With the pandemic coming to an end, the Hong Kong economy is regaining momentum, and many companies that are newly established or located overseas are keen to open bank accounts in Hong Kong to explore business opportunities. In the face of the increasing demand, banks are expediting the handling of account opening applications. In effect, there has also been more comments about the difficulty of opening an account, where some of them cited that banks would reject applications due to anti-money laundering (AML) reasons and perceived high risks.
To this end, in recent months we have actively discussed with banks and reminded them that there is no legal and regulatory requirement prohibiting banks in Hong Kong from providing banking services to virtual assets (VA) related entities. We have also reminded banks to adhere to a “risk-based approach” when conducting customer due diligence (CDD) and avoid unnecessary processes, and refrain from adopting a “one-size-fits-all” approach to reject account opening applications.
A “risk-based approach” means that the banks should differentiate the risk levels of customers and apply proportionate CDD measures without adopting a “one-size-fits-all” or de-risking approach. In implementing effective AML measures, banks should also treat customers fairly and enhance access to basic banking services by businesses through transparent, reasonable and efficient procedures. A good example of the application of the risk-based approach is the Simple Bank Account (SBA) arrangement, which was launched a few years ago at the encouragement of the HKMA.
SBAs are a tier of accounts derived from traditional deposit accounts focusing on the provision of basic banking services (e.g. deposits, withdrawals, local and cross-boundary remittances) to eligible corporates based on their actual operational needs. Given the lower risks associated with the lower transaction volume and narrower service scope, banks are able to apply less extensive CDD measures. Since the launch of the SBA arrangement in 2019, about 13,000 of such accounts had been opened by banks, with an average of about 3,000 accounts opened each year.
Highlights of recent market development
In addition to reminding banks to adopt a risk-based approach in conducting CDD, as many new business segments have also emerged in recent years alongside the market development and innovation, banks must keep abreast of latest market trends in order to meet customers’ new operational needs.
The Government set out clearly in its policy statement last October the objective of promoting the sustainable and responsible development of the VA sector in Hong Kong. Last December, the Legislative Council also amended the relevant legislation for the establishment of a comprehensive and balanced regulatory framework for VA activities to protect investors. Understandably, for some VA businesses that may present higher AML risks, banks will be more cautious when processing their account opening applications. However, with the implementation of the regulatory regime for VA activities in Hong Kong and the strengthening of supervisory regimes in different jurisdictions according to the international standards, and as the banking industry develops a better understanding of the VA industry over time, we expect that regulated virtual asset service providers (VASPs) will be able to successfully apply for a bank account through a reasonable process.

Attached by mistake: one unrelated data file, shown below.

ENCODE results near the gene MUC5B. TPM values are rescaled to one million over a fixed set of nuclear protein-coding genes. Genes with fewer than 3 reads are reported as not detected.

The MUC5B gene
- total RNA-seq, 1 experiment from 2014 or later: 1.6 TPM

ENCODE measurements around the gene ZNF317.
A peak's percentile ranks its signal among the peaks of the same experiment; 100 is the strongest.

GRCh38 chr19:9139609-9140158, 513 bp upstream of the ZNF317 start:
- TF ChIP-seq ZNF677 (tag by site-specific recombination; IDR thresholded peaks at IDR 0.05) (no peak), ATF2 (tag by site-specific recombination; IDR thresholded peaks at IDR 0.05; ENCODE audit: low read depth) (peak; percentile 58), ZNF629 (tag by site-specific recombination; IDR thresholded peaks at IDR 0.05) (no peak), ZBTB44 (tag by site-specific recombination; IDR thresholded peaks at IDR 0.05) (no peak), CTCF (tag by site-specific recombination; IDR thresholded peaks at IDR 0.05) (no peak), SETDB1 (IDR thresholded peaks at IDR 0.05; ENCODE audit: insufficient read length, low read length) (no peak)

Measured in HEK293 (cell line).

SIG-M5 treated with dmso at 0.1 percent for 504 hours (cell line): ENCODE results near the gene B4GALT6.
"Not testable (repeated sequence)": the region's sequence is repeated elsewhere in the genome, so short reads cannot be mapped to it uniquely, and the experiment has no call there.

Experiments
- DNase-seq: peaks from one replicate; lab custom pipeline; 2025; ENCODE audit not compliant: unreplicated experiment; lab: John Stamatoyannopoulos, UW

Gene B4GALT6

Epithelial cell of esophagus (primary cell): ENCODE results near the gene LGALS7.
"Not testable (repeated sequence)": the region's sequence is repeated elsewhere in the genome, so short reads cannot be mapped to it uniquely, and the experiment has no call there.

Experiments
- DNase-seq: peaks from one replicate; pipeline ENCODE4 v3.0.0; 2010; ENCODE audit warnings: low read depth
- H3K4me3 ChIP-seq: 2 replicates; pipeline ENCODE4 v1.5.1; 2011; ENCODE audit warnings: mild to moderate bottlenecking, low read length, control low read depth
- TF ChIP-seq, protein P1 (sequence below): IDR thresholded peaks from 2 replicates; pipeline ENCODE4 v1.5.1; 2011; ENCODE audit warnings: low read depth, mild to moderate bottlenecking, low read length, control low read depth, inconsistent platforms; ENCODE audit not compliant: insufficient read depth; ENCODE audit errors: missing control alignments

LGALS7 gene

To cope with needs for opening accounts and to enhance the related processes, the HKMA will issue later today a circular to further clarify the possible misinterpretations by banks in respect of CDD and share some past cases and good practices. The HKMA and the Securities and Futures Commission will also jointly organise a roundtable tomorrow for the banking industry and VASPs to exchange views on account opening, as well as other useful information.
Markets with promising potential
Besides the emergence of new sectors, the Government has recently been actively exploring new markets, such as the Middle East and the Southeast Asia. These markets have good potential and are among the main bright spots in the global economy going forward. In particular, the Chief Executive of the HKSAR visited Thailand in last November, as well as several Middle Eastern countries in February this year. To attract businesses from new markets, it is crucial to have high quality financial services, while enhancing corporates’ access to bank accounts would be one of the key priorities.
With relatively less experience in dealing with these new markets, frontline bank staff may be less conversant in handling the corporate account applications from these places or reviewing the relevant documentation. These may have unnecessarily complicated the account opening and CDD processes, and in some instances, frontline staff may even try to turn customers away to avoid hassle. That said, banks do attach importance to the quality of customer experience, and value the opportunities from these new markets. We expect banks to continue stepping up staff training on account opening, and allocating additional resources as needed to set up dedicated teams or hotlines to assist companies in the account opening process, so as to capture new business opportunities.
I am confident that banking services will continue to keep up with the market developments. As a regulator, the HKMA will actively participate in the formulation and implementation of international standards, and provide guidance to banks from time to time to help them carry out AML measures in a balanced and proportionate manner. At the same time, we will continue to work closely with the industry, gather feedback from the wide community, and exchange views with stakeholders to enhance customer experience.
Deputy Chief Executive
Hong Kong Monetary Authority
27 April 2023